The child process has a unique process ID.
The child process has a different parent process ID (i.e., the process ID of the parent process).
The child process has its own copy of the parent's descriptors. These descriptors reference the same underlying objects, so that, for instance, file pointers in file objects are shared between the child and the parent, so that an lseek(2) on a descriptor in the child process can affect a subsequent read(2) or write(2) by the parent. This descriptor copying is also used by the shell to establish standard input and output for newly created processes as well as to set up pipes.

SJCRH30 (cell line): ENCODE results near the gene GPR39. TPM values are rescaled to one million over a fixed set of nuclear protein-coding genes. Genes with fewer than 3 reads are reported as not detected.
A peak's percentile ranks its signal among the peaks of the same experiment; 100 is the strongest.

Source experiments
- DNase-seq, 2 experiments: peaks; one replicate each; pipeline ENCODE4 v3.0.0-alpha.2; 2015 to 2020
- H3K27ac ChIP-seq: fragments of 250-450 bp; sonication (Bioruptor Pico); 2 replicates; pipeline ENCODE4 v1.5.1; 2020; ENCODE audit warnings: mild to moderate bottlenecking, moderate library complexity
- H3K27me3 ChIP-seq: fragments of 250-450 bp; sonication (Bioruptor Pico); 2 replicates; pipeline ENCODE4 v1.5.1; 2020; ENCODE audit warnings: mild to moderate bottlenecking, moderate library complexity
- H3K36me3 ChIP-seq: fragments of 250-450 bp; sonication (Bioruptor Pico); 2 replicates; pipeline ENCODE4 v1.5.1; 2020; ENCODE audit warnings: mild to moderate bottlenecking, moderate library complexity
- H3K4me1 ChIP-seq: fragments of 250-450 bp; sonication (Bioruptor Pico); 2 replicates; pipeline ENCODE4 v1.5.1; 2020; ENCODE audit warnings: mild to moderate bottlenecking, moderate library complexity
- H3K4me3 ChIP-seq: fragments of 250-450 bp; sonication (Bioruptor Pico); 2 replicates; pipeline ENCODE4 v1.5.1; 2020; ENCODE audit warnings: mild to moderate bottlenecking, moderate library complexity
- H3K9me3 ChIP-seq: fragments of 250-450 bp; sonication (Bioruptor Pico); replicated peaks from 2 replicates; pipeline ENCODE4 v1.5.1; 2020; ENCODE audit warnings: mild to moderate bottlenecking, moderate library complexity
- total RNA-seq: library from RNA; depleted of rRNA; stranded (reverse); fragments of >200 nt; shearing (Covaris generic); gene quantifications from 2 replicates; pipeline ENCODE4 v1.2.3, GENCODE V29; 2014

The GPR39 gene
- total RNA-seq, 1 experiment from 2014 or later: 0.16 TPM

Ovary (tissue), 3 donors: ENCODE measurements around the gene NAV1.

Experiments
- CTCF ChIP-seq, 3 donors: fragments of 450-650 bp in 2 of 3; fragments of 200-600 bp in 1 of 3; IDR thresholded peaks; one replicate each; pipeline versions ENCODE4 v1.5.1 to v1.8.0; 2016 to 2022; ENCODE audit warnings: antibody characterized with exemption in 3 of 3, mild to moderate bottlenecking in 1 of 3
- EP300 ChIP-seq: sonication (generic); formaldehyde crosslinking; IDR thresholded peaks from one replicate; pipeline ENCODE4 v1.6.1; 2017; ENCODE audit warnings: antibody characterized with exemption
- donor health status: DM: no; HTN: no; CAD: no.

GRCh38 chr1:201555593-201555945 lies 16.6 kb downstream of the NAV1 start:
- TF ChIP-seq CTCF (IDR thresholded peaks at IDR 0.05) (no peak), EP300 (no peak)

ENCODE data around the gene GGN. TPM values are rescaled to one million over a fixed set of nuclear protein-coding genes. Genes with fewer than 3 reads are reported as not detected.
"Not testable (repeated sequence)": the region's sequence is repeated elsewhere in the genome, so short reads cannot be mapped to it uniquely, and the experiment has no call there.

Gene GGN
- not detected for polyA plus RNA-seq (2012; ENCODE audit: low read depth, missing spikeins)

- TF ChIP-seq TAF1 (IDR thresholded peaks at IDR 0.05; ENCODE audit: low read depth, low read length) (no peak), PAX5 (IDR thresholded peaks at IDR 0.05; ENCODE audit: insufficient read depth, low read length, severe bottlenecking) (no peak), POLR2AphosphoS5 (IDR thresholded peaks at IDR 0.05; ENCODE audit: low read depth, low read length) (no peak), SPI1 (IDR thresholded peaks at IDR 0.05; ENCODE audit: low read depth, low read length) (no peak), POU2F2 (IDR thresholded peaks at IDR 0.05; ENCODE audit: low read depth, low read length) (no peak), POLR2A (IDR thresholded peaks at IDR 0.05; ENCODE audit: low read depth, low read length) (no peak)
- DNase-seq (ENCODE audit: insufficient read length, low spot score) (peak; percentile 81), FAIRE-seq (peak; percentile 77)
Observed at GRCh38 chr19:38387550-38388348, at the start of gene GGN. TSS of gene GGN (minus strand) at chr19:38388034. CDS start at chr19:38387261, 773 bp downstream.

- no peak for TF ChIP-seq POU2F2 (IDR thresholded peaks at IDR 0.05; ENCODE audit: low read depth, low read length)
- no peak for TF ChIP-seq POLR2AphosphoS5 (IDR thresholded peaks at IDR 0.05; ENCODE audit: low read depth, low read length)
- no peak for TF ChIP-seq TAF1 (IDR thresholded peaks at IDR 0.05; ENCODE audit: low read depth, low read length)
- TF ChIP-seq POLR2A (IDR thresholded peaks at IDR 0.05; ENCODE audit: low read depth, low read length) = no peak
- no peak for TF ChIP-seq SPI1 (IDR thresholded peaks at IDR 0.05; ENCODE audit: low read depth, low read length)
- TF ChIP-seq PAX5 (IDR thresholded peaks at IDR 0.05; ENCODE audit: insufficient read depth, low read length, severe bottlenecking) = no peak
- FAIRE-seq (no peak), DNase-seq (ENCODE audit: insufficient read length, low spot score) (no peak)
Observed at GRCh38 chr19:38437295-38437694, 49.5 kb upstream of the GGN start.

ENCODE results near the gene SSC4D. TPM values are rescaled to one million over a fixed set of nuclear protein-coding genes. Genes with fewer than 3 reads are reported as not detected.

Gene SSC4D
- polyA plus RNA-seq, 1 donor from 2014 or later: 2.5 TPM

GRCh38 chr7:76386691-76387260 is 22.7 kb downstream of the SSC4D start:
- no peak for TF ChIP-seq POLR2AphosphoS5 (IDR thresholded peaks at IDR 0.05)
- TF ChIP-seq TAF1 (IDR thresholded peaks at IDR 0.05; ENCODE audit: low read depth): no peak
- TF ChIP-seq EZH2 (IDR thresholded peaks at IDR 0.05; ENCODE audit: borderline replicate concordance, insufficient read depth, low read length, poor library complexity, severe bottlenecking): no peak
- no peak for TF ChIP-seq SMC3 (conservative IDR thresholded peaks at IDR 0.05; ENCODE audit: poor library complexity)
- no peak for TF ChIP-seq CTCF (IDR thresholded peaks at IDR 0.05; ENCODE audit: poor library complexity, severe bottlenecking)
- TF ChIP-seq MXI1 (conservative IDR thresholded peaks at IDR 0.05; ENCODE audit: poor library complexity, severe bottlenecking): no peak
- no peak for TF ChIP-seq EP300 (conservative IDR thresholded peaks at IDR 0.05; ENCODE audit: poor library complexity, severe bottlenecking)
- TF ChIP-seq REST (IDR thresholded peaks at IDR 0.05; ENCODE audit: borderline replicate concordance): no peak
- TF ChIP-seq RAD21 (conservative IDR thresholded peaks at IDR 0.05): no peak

The child processes resource utilizations are set to 0; see setrlimit.2
For POSIX applications the following differences between the child and parent process also apply:
File locks previously set by the parent are not inherited by the child.
Pending alarms are cleared for the child process.
The set of pending signals for the child process is initialized to the empty set.
Created by unroff & hp-tools. © by Hans-Peter Bischof. All Rights Reserved (1997).
Last modified 21/April/97